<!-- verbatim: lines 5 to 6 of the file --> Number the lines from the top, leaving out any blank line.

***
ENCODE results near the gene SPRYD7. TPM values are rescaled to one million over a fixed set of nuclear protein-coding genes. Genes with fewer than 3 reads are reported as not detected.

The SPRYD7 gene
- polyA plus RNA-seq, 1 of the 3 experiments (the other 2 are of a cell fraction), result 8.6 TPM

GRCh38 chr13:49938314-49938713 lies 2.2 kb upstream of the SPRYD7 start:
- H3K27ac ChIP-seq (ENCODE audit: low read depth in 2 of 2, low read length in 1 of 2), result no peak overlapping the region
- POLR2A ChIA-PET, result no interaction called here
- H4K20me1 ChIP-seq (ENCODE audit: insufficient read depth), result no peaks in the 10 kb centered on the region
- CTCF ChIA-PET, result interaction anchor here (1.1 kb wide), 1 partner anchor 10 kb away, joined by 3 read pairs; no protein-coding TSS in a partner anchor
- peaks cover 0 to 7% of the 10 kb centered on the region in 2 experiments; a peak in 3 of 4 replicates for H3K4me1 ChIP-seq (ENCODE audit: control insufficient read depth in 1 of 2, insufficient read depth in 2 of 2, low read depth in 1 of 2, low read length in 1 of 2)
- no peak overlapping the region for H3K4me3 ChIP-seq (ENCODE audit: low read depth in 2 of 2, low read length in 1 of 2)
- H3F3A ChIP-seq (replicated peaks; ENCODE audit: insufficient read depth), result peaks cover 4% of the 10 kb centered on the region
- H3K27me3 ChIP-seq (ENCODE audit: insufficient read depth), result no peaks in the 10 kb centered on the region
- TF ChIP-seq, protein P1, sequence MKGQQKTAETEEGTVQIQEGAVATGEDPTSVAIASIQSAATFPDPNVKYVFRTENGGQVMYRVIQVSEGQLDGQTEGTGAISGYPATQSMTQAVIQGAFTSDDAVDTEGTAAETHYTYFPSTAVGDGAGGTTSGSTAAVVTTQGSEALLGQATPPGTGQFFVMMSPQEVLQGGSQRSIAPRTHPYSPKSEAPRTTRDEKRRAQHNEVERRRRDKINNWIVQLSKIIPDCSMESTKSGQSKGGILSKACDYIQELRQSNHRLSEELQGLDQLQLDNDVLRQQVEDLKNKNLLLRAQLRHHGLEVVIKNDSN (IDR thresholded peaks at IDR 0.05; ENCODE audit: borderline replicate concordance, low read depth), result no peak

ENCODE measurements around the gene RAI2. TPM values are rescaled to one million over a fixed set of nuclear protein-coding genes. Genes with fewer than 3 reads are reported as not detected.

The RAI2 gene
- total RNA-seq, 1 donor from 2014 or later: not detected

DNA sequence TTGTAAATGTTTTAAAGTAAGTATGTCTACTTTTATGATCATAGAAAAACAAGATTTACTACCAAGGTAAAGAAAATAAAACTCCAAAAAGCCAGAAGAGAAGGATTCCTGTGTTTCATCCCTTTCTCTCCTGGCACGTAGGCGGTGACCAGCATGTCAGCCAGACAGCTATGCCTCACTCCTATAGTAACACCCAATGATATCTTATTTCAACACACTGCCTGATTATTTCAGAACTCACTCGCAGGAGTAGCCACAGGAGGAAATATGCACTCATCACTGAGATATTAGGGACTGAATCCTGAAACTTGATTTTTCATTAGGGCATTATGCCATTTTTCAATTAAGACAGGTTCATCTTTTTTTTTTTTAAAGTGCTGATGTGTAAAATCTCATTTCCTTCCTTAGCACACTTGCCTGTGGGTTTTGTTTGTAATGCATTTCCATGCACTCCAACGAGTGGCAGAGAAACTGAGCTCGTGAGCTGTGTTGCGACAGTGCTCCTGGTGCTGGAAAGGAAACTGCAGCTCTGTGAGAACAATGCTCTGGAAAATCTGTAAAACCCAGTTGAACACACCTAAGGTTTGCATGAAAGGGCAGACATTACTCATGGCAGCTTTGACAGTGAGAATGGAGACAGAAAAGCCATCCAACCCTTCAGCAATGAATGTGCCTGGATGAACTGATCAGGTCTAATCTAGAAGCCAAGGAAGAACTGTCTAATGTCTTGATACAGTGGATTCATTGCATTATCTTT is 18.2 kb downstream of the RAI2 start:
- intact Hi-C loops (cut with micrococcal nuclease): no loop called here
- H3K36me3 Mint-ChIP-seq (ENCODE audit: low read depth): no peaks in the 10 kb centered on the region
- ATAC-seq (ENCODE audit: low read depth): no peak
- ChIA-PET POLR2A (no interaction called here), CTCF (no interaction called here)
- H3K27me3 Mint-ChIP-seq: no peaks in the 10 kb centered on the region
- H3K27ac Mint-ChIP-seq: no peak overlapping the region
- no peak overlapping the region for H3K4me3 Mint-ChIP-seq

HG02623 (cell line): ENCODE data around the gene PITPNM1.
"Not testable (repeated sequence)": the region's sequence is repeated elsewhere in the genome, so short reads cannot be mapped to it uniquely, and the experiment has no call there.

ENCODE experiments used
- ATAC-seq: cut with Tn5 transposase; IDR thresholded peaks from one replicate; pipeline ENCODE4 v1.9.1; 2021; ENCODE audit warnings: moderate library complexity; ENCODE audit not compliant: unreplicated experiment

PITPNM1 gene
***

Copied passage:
- H3K27ac ChIP-seq (ENCODE audit: low read depth in 2 of 2, low read length in 1 of 2), result no peak overlapping the region
- POLR2A ChIA-PET, result no interaction called here